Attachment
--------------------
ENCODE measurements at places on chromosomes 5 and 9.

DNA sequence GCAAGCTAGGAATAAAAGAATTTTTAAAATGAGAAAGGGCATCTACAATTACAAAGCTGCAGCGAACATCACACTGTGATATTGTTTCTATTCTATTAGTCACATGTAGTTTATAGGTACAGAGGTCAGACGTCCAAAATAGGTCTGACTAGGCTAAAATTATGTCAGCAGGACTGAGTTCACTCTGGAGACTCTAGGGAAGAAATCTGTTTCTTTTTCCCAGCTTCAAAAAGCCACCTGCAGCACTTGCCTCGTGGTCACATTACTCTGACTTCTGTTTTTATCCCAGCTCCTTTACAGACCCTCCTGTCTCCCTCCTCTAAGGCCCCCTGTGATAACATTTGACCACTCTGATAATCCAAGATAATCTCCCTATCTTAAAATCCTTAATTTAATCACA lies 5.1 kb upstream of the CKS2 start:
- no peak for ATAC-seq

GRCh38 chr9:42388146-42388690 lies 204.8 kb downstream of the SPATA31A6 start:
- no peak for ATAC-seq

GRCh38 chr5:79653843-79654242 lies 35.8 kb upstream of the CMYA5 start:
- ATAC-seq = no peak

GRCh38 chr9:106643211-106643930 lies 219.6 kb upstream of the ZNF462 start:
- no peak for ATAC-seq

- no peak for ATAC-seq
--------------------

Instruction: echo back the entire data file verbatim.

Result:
ENCODE measurements at places on chromosomes 5 and 9.

DNA sequence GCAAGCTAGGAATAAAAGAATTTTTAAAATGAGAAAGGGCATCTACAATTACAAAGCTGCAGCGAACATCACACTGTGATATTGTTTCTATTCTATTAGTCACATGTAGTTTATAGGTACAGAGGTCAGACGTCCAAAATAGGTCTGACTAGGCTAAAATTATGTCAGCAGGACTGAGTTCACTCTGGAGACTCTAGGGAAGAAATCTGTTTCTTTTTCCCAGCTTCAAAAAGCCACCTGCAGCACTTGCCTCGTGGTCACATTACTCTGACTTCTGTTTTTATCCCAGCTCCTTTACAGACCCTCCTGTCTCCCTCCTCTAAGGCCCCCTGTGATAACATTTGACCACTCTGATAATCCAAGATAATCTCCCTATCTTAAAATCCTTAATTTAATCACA lies 5.1 kb upstream of the CKS2 start:
- no peak for ATAC-seq

GRCh38 chr9:42388146-42388690 lies 204.8 kb downstream of the SPATA31A6 start:
- no peak for ATAC-seq

GRCh38 chr5:79653843-79654242 lies 35.8 kb upstream of the CMYA5 start:
- ATAC-seq = no peak

GRCh38 chr9:106643211-106643930 lies 219.6 kb upstream of the ZNF462 start:
- no peak for ATAC-seq

- no peak for ATAC-seq